11.30.2007 - 11.30.2007
Today had us more tired than any jet lag could cause. Our wakeup call was at 3:45 a.m. so we could eat breakfast and get on the bus by 5:00 a.m. The bus took us to the smaller Buenos Aires airport for our three hour flight to Ushuaia at the southern tip of Argentina. On the plane, a fellow from the Norwegian government's environmental agency sat with us. It's his job to monitor the environmental practices of Norwegian ships in Antarctica. (While on the job, he will spend the next 3 weeks on our ship, the sister ship M/S Fram, and one more smaller exploration ship...nice!) The flight was uneventful except for some substantial turbulence just before landing.
At the airport, we transferred to a bus (after "ooh-ing and aah-ing" at all the mountains that surrounded us) that toured us through part of the city of Ushuaia, and then carried us out to *Terra del Fuego National Park (also called Ushuaia National Park by the locals.)
What a beautiful place. Surrounding us were beautiful, snow-capped mountains, lots of beach trees and other greenery - and thanks to good weather - plenty of blue sky. We took several hikes, including one that took us down to the end of the Pan-American highway where a sign states that from that spot, it is 17484 km (10,937 miles) to the other end of the western hemisphere land mass in Alaska. If you're up for a long road trip, this is the place to start!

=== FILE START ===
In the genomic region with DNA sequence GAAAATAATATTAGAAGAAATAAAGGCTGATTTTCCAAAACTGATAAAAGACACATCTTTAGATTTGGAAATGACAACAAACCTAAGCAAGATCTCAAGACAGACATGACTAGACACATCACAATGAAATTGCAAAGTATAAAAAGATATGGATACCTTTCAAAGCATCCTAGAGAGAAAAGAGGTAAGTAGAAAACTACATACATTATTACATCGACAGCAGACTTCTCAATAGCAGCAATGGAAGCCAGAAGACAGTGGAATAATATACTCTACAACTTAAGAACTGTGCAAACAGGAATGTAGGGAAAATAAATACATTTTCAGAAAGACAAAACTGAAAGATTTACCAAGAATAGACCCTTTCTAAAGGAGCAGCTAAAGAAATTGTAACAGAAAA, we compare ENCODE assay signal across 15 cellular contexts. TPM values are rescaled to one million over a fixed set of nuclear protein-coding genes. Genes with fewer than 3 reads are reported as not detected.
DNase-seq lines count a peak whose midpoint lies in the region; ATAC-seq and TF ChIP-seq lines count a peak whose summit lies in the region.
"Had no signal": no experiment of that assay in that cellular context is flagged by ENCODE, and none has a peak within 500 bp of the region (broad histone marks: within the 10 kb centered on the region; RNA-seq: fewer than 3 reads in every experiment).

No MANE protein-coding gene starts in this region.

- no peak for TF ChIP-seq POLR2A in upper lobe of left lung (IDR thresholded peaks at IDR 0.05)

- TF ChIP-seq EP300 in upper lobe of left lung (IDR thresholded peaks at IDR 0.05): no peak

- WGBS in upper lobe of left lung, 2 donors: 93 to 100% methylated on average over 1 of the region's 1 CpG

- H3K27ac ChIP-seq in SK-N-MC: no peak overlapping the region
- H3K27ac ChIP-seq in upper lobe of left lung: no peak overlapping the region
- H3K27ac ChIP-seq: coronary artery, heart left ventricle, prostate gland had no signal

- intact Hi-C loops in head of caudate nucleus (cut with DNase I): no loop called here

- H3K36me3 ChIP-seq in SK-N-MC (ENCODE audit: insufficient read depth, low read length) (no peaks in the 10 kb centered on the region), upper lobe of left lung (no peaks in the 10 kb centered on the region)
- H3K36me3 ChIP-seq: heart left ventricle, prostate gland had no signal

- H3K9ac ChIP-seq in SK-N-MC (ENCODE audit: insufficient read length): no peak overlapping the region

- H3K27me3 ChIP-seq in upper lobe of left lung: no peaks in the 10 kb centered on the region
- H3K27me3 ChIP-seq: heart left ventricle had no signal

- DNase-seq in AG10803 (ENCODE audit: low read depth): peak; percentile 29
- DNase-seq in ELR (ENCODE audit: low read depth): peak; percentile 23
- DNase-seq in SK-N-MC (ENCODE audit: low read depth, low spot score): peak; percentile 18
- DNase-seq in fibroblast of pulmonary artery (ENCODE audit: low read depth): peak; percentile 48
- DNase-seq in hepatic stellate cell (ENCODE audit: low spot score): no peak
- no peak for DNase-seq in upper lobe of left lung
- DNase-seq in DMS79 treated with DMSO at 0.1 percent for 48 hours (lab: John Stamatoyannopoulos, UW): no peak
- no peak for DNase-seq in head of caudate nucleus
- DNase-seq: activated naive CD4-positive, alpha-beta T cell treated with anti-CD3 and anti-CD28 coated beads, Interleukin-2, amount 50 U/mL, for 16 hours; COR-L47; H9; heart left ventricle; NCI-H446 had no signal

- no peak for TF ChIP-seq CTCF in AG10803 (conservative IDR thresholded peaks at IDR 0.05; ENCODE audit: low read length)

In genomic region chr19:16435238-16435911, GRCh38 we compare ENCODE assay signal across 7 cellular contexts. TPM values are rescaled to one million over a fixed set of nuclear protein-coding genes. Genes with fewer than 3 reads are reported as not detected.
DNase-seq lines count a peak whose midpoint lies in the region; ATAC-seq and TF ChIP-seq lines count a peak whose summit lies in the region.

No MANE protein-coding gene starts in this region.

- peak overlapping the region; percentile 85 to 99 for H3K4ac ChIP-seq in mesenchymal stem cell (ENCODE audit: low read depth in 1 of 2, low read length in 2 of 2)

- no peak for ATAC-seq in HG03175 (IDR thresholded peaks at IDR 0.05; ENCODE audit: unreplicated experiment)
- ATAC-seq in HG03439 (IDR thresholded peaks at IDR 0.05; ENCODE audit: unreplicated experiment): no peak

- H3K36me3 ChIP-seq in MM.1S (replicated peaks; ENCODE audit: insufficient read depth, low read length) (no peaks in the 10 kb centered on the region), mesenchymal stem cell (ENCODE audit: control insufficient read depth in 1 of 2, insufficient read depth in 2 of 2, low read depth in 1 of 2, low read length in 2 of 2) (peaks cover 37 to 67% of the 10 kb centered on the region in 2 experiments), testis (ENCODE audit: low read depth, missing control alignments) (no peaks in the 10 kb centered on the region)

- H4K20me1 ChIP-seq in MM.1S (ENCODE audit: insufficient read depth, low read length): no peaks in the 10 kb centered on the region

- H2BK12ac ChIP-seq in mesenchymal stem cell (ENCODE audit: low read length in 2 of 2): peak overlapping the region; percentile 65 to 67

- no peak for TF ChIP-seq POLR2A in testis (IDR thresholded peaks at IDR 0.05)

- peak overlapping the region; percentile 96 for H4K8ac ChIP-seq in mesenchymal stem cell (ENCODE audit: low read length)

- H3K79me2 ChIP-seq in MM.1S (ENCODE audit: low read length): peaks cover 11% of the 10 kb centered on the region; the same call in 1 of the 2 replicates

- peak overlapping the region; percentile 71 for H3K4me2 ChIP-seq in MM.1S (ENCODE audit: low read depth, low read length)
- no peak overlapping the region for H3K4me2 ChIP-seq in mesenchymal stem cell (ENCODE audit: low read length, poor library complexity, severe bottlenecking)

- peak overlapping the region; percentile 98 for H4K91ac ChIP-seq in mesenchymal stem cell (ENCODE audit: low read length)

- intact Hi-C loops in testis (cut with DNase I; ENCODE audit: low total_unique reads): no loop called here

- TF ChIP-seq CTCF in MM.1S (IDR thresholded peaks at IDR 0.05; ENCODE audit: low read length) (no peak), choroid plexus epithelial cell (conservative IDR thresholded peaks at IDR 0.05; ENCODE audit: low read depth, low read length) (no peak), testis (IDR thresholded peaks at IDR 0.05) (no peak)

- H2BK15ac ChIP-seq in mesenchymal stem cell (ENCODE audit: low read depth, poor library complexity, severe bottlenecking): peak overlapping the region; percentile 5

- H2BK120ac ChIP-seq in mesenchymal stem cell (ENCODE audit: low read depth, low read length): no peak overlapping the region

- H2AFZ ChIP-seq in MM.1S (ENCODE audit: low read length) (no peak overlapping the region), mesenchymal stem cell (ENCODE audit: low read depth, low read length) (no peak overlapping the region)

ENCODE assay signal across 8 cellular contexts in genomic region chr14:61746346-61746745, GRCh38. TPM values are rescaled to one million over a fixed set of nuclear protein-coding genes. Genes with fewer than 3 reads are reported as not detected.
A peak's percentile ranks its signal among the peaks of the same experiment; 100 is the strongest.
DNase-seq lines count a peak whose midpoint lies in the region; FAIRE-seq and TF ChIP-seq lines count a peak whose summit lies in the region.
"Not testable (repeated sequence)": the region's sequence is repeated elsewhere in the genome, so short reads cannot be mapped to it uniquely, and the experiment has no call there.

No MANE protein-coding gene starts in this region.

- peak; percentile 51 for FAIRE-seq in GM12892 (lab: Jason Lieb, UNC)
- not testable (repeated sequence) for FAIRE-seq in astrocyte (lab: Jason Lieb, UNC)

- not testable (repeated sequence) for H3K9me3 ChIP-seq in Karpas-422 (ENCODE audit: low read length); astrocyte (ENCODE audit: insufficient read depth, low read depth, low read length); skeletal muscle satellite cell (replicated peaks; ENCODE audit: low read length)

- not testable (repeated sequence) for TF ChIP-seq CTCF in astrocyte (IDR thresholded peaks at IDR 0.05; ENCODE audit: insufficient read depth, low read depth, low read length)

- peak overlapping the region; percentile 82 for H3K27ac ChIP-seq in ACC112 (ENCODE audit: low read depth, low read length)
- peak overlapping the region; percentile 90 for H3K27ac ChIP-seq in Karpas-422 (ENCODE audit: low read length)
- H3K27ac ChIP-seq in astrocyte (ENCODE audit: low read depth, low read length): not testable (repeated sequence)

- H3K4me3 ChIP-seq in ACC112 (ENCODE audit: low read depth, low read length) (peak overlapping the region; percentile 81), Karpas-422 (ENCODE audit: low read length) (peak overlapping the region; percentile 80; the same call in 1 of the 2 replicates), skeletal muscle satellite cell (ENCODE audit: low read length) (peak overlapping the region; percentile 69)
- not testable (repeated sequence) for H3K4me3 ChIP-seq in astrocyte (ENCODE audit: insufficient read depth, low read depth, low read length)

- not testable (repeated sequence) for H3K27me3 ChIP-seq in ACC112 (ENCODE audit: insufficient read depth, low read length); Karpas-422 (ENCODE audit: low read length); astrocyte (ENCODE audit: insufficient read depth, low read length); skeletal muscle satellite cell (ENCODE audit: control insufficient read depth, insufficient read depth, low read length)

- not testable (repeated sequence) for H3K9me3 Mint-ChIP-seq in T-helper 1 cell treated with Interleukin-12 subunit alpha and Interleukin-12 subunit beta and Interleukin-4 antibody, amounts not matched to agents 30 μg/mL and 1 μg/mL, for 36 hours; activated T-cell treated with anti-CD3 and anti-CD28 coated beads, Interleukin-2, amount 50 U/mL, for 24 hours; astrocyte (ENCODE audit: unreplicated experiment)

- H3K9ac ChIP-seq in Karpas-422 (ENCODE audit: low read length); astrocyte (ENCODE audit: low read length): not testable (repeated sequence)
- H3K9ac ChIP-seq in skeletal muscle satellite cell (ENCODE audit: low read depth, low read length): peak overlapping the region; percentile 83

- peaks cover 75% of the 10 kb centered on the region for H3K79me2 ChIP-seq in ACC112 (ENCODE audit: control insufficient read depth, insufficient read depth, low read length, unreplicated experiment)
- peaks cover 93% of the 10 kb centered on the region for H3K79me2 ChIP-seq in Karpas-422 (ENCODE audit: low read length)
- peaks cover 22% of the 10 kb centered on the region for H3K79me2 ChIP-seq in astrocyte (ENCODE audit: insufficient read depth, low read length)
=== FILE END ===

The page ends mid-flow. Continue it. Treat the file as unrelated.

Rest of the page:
Terra del Fuego is the largest island at the end of South America. We saw quite a few birds that are native to the area and evidence of many animals who are not. For example, rabbits are everywhere. North American fox and mink were introduced in order to control the rabbit population. North America beaver were also brought in and have flourished to the point of becoming pests. It was all quite interesting.
From the park we were shuttle back to town. There was time for some souvenir shopping before heading to the ship. Once on board, we checked in and went to our cabin. We've been treated to a bit of an upgrade, from a 2nd deck room with a porthole to a 6th deck room with a large window (that is partially obstructed by a life boat...but that's OK). There were the mandatory safety drills and then a late buffet dinner. Now that we've joined other groups and individuals on the ship, we find we are with a lot of Germans and Norwegians.
The ship is very nice and well kept. With only about 300 people on board, we should get to know almost everyone. But for now, with our sea sickness patches behind our ears, we're ready to crawl into our bunks and call it a night.
- The Land of Fire: It is the forbidding image of Tierra del Fuego that paradoxically lures travelers to the southernmost tip of South America. The name "land of fire" was given by the Spanish explorer Magellan, who saw mysterious flames in the darkness when first passing the island. What he saw were the many fires of the natives living on the island. For centuries afterwards, Tierra del Fuego was feared by sailors for the powerful Antarctic winds that blew their ships towards the area's jagged rocks.